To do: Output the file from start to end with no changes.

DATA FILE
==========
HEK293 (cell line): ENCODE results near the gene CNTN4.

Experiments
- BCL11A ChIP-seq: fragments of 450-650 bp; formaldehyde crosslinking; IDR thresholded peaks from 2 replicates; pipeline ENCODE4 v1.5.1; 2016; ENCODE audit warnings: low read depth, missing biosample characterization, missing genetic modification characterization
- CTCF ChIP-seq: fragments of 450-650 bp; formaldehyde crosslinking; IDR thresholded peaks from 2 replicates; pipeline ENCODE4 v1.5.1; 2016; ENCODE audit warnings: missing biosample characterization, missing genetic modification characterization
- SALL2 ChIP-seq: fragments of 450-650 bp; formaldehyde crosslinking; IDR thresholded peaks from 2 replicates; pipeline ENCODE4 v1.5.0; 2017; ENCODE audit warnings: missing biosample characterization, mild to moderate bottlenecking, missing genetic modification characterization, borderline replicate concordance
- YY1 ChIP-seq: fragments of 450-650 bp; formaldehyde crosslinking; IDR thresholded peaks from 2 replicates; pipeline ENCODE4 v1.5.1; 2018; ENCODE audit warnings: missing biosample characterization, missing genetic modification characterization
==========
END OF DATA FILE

HEK293 (cell line): ENCODE results near the gene CNTN4.

Experiments
- BCL11A ChIP-seq: fragments of 450-650 bp; formaldehyde crosslinking; IDR thresholded peaks from 2 replicates; pipeline ENCODE4 v1.5.1; 2016; ENCODE audit warnings: low read depth, missing biosample characterization, missing genetic modification characterization
- CTCF ChIP-seq: fragments of 450-650 bp; formaldehyde crosslinking; IDR thresholded peaks from 2 replicates; pipeline ENCODE4 v1.5.1; 2016; ENCODE audit warnings: missing biosample characterization, missing genetic modification characterization
- SALL2 ChIP-seq: fragments of 450-650 bp; formaldehyde crosslinking; IDR thresholded peaks from 2 replicates; pipeline ENCODE4 v1.5.0; 2017; ENCODE audit warnings: missing biosample characterization, mild to moderate bottlenecking, missing genetic modification characterization, borderline replicate concordance
- YY1 ChIP-seq: fragments of 450-650 bp; formaldehyde crosslinking; IDR thresholded peaks from 2 replicates; pipeline ENCODE4 v1.5.1; 2018; ENCODE audit warnings: missing biosample characterization, missing genetic modification characterization